Speculations have gripped the market in recent days that Microsoft Corp. (Nasdaq: MSFT) may begin making its own tablet PC and smartphone as it continues efforts to propagate the Windows operating system.
I wouldn't bet against either this or even the possibility the company may purchase Nokia Corp.
(NYSE: NOK), its troubled partner in the wireless communications equipment market. In fact, if Microsoft wants to take the lead in being disruptive and making Windows OS competitive, I believe it should bring Nokia firmly under its wings.
Microsoft won't be new to the hardware business and is probably better prepared to extend its brand into newer areas than many of the companies that have ventured into tablet PCs and suffered significant setbacks, including Hewlett-Packard and Research in Motion.
Although primarily a software company and the dominant competitor in the PC operating system segment, Microsoft has also established itself as a major player in the gaming market with the Xbox
, in addition to selling other hardware, including keyboard, mouse, and branded headphones. The extensive supply chain network the company has built for the Xbox can easily be leveraged to support other equipment the company may want to introduce in future. Click here
for a list of Microsoft products.
I suspect for several reasons Microsoft may have no options but to dive headlong into the communications equipment market with its own products and rather than through surrogates as it has so far done. The profile of the traditional OEM is changing rapidly with former partners morphing into rivals and new alliances and support systems being constantly forged in the rapidly evolving market.
The expertise available at electronic manufacturing services (EMS) providers, coupled with off-the-shelf IP from companies like ARM Ltd.
(Nasdaq: ARMHY; London: ARM) as well as offerings from fabless chipmakers, which in turn get support from semiconductor wafer foundries like TSMC, has made it easy for companies like Amazon.com, Barnes & Noble, and Walmart to stray well beyond their traditional markets to embrace hardware products. Even companies that could be described as regular OEMs are enlarging the pool of products they offer in response to changing customer needs.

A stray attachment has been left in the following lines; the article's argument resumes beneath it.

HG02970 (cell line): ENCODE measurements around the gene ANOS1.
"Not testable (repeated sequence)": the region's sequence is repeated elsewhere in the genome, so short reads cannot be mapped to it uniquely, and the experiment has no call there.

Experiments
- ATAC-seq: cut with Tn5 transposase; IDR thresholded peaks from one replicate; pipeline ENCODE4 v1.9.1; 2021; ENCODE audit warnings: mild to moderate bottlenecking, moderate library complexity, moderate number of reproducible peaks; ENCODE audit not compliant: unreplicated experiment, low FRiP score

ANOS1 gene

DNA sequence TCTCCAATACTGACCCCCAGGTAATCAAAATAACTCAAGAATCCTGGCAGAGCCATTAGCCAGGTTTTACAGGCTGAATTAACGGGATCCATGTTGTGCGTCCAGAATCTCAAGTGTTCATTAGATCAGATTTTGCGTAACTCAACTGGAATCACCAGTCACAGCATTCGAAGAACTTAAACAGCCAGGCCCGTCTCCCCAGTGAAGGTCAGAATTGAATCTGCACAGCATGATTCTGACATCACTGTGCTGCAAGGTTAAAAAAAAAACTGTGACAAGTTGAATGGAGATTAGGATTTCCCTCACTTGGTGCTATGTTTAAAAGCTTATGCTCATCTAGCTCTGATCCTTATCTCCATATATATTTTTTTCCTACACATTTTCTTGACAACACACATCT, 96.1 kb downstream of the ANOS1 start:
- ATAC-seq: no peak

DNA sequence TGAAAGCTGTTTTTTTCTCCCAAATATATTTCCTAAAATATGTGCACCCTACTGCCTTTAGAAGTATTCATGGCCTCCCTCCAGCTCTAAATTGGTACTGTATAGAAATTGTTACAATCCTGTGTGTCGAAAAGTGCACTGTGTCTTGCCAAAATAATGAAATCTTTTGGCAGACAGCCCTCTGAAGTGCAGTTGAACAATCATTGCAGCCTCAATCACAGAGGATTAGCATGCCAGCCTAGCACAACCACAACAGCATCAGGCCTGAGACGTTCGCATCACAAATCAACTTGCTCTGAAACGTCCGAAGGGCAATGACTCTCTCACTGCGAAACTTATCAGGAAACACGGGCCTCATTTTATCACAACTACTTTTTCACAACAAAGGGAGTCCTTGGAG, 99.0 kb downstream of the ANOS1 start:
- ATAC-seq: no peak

Companies like Google (Nasdaq: GOOG), for instance, have changed the way we look at service providers. The acquisition of Motorola Mobility Inc. (NYSE: MMI) by Google, for example, is still reverberating in the wireless equipment market, while its introduction of the Android operating system has contributed to the displacement of Nokia as market leader in favor of Samsung Electronics Co. Ltd. (Korea: SEC). Google, while more popular for its search engine, is essentially today a hardware company via the acquisition of Motorola Mobility, but there are ongoing speculations the company itself may be getting ready to make and sell its own smartphones.
If this idea seems strange (since Google already owns a smartphone vendor), consider this: Even Facebook may get into the smartphone business, according to a report in the New York Times. Why should Facebook get into the hardware business? Because more people are accessing the company's services via mobile devices than on regular computers, making it difficult for the social media company to track users and sell advertising against their online behavior.
Even Apple Inc. (Nasdaq: AAPL), once a purely PC company, has changed the dynamics of several adjacent markets with the iPhone, the iPad, and the iPod. It's fair to say today that Apple is more of a consumer electronics company than a PC vendor. But even that description is in flux as Apple seeks to expand its influence into other end markets. On EBN, one of our more successful blogs -- in terms of page views -- is a report that speculated on new directions Apple might take that could supercharge any of a bunch of currently dull markets. (See: Apple's Next Big Thing Will Be Huge.)
The wireless handset and computing equipment market is obviously evolving too rapidly, and the changing profile of the players indicates enterprises in this area will continue to redefine whatever they consider their core operations.
For Microsoft, its days as a software-only company are over. It is today compelled to mix up hardware and software to remain competitive. The alliance with Nokia in the smartphone market gives it a good opportunity to light a fuse under Windows OS for mobile devices, but the market response has so far been lukewarm. A Microsoft-branded tablet PC or smartphone might be the game-changer the company needs to be more competitive against Apple OS and Android.
One option Microsoft has is to simply purchase Nokia. It has the funds ($60 billion in cash and short-term investments at the end of the March quarter) and the market value to support such a transaction. Plus, the target company is wounded and in survival mode. Its market capitalization has dropped to less than $10 billion versus $250 billion for Microsoft. Will Microsoft make such a move? I doubt it, but I wouldn't be surprised.